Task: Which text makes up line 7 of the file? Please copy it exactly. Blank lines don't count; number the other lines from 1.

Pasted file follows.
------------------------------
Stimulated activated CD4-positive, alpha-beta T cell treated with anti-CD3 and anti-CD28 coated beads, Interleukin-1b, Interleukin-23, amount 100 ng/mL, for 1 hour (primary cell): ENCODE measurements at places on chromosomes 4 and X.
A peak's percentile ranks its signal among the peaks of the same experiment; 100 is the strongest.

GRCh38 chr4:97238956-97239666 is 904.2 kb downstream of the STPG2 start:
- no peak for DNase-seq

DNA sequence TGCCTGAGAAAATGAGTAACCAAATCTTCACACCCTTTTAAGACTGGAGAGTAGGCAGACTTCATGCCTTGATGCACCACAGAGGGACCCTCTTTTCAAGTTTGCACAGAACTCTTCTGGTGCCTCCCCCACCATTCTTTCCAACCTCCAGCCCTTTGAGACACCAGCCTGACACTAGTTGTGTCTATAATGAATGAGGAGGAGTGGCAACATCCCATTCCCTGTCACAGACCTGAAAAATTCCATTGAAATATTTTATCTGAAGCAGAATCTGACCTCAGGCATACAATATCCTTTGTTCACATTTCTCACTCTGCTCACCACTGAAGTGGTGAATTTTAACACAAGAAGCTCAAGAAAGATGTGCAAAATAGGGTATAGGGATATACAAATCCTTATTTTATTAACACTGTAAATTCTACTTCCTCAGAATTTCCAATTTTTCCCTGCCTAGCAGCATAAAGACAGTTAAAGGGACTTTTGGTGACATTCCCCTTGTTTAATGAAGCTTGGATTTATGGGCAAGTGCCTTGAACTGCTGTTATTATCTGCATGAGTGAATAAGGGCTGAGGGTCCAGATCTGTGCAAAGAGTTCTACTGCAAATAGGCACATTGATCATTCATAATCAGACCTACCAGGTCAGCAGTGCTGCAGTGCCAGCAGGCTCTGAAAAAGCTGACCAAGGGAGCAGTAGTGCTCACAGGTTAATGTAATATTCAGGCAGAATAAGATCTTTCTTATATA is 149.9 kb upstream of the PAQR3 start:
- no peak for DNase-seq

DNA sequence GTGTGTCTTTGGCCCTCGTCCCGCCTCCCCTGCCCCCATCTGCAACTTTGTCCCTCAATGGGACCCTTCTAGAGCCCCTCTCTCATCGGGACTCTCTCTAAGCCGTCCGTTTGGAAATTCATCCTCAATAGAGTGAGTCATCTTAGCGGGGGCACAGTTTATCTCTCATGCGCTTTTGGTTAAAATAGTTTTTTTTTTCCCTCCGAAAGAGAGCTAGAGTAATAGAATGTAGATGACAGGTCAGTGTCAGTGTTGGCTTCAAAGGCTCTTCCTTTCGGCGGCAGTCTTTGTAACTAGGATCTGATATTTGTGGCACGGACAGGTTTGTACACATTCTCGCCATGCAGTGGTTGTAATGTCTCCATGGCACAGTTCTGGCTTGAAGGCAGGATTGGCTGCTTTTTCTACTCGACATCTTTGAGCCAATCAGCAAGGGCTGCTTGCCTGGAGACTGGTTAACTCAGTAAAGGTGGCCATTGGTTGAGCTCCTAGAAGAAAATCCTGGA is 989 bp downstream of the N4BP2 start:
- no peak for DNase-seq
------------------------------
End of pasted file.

DNA sequence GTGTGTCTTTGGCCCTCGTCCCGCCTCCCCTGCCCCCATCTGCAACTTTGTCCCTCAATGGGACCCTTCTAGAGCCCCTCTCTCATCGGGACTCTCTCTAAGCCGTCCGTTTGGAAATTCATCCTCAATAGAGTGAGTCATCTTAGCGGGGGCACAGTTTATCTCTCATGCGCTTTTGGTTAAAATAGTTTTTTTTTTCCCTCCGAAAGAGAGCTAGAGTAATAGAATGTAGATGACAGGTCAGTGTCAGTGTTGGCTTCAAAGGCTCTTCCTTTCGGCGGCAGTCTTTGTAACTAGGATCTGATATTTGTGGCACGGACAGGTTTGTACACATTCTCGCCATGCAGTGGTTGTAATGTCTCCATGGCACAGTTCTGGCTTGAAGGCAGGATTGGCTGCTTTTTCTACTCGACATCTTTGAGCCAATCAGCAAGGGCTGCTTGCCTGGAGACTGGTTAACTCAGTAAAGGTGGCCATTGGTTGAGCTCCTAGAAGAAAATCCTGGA is 989 bp downstream of the N4BP2 start: